As a voice of this brand, you are expected to assimilate and perpetuate this effort.
Are you speaking as a brand rep? On behalf of the company? As an independent third party with no apparent affiliation? Are you an individual voice, or a mouthpiece for an organization?
These are relevant questions to ask yourself, or your editor, when starting a new project, as it will affect everything from tone of voice to the pronoun usage. Singular or plural, male or female, these may seem like arbitrary issues for an independent blogger, but when you’re representing an established brand, a statement as simple as “This is what we offer” could contradict a pre-existing narrative.
- Back up Your Claims
The best way to influence your audience is to anticipate their rebuttals. Just as it’s important to steer clear of indulging obvious truths, you want to avoid making bold claims without hard evidence to back them up.
This is where sources and affiliations are paramount, so think before you link.
It’s always better to link to sites with high authority. One of the simplest ways to check authority of sites is by downloading the Mozbar for Chrome or the similar add-on for Firefox. This will tell you how much domain authority a website has. Sites with little to no authority are probably not worth linking to.
Ideal link destinations would include:
- edu domains
- gov domains
- established newspapers/magazines
- leading industry blogs
On the flip side of that, we highly discourage linking to:
- low-quality amateur blogs
- wikipedia entries
- client competitors
- forum posts
- anything that conflicts with the brand narrative
Don’t leave holes for critics in the comments section to poke. Evaluate your work, identify points of interest and points of potential debate, then make sure you reinforce any vulnerabilities with credible sources.
And save the big controversy for your personal publications. Advertorial content should be moderated and trustworthy. You’re speaking for the brand, not your own agenda.
- Break Away From Your Ego
Getting outside of yourself can be difficult, but it is absolutely necessary when representing another brand or individual. There’s no room for bias or stylistic signatures. Ideally, a writer should approach every new client as a blank slate, then inform their own style and voice from industry, audience, and competitor research.
This should also inform everything from your language to your sense humor. Just because you think something is funny or appropriate doesn’t mean every audience will. Always take that into consideration.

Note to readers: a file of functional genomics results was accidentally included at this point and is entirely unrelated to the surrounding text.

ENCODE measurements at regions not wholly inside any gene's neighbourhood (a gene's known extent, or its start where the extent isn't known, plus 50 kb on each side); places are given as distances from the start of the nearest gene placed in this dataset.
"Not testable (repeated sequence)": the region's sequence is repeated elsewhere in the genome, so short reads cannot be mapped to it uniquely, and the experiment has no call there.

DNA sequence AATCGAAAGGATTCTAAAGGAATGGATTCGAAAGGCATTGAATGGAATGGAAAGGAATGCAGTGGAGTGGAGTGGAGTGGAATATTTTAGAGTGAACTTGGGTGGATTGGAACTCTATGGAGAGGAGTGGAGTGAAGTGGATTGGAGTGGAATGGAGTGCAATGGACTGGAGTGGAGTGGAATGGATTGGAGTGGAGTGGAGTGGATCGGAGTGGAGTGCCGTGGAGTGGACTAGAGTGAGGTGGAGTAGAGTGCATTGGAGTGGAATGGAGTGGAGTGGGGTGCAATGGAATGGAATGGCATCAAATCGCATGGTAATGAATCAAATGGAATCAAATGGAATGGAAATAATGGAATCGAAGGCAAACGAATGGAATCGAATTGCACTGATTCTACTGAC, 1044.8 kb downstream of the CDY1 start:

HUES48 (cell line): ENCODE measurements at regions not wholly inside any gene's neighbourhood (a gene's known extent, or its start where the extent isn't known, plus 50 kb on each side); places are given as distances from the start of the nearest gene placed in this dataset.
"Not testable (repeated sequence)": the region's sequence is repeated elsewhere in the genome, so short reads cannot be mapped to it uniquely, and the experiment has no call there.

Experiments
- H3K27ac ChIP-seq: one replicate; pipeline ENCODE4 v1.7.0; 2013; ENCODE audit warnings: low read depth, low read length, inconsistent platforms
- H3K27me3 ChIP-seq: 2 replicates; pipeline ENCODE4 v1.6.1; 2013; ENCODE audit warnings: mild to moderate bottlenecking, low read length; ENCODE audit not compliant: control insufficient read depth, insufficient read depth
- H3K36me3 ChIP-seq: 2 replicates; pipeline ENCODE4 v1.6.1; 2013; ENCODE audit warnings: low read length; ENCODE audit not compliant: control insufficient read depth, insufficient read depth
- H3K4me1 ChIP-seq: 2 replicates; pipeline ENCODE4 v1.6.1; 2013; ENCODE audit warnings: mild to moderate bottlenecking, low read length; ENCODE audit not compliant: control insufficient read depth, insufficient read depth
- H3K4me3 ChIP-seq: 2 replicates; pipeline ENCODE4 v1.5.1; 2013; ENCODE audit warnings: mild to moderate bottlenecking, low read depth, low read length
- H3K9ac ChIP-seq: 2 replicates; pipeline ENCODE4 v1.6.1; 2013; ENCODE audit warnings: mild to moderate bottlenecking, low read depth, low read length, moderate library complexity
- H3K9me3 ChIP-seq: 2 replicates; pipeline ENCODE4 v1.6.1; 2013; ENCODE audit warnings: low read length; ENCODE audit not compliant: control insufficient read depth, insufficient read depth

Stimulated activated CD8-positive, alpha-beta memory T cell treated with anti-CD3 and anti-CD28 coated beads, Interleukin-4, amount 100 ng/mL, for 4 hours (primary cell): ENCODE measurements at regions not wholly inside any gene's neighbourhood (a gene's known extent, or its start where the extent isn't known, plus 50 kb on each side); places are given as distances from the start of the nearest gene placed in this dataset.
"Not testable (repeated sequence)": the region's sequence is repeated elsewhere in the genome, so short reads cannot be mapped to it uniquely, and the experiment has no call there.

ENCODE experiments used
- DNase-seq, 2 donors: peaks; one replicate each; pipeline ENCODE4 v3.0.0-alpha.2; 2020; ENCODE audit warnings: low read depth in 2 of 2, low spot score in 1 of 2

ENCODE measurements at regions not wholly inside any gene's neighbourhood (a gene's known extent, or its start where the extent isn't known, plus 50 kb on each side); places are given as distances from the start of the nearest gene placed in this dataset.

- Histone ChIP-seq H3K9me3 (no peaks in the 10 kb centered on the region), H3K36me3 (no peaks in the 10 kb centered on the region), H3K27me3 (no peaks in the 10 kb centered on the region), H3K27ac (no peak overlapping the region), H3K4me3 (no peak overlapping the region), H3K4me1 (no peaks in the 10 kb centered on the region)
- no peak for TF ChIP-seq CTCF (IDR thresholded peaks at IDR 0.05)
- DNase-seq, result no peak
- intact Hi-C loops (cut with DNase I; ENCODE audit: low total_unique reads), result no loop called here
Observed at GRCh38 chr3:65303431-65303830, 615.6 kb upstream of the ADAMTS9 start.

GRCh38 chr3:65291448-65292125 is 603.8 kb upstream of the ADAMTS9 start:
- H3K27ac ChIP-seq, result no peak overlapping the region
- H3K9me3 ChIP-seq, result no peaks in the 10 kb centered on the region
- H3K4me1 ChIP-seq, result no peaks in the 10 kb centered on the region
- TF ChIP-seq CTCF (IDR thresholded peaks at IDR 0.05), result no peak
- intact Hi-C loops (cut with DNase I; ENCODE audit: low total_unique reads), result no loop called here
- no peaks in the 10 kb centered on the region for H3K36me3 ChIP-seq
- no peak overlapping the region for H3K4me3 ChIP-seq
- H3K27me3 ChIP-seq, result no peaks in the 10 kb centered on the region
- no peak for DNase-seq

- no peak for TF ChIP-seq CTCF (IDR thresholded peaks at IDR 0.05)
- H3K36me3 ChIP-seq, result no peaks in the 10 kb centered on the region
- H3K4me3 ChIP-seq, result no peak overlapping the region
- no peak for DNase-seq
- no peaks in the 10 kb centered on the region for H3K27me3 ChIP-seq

The more you can distance yourself from you personal identity and assimilate to the needs of the brand or marketing campaign, the more effective your final product will be.
4: Is it Readable?
- Break Down Big Blocks of Text
While big blocks of text convey a certain formality, and many academic schools of thought use them quite liberally, they have little use in the context of content marketing. A good blog writer knows to lead with clean, readable formatting, because even if the title fails to capture, a brief, one or two line intro paragraph begs just a minute of the reader’s time. If those lines are even mildly compelling, the reader may look across the white space, see two more lines and think, Why not? You want to keep this momentum flowing as long as you possibly can. Ideally, no block of text should be more than 3-4 lines, but there are always exceptions. In those cases, you just have to hope that by the time the reader gets to your more bulky paragraphs, they are already too engrossed in the overall narrative to abandon ship. Take this paragraph, for example. Some small part of your brain saw this a minute ago and has been dreading it, but now that same part of your brain feels a minor sense of accomplishment, and a great sense of relief that you won’t have to endure this kind of psychological torture again for the rest of the article.
- Provide Visual Aid
I could explain the value of visual information to you, or I could share an excerpt from one of our infographics:
The visual component is essential for delivering a message. You should lead every blog post with a featured image that captures the reader’s attention.
Depending on the length, the article will probably have a couple more images interspersed throughout. It’s wise to include one image for every 300 words.
- Use Smooth Transitions
An abrupt change to the progression of ideas can be jarring to the reader, and every time you break their train of thought, you risk losing them completely. That’s why it’s important to make every transition as seamless as possible.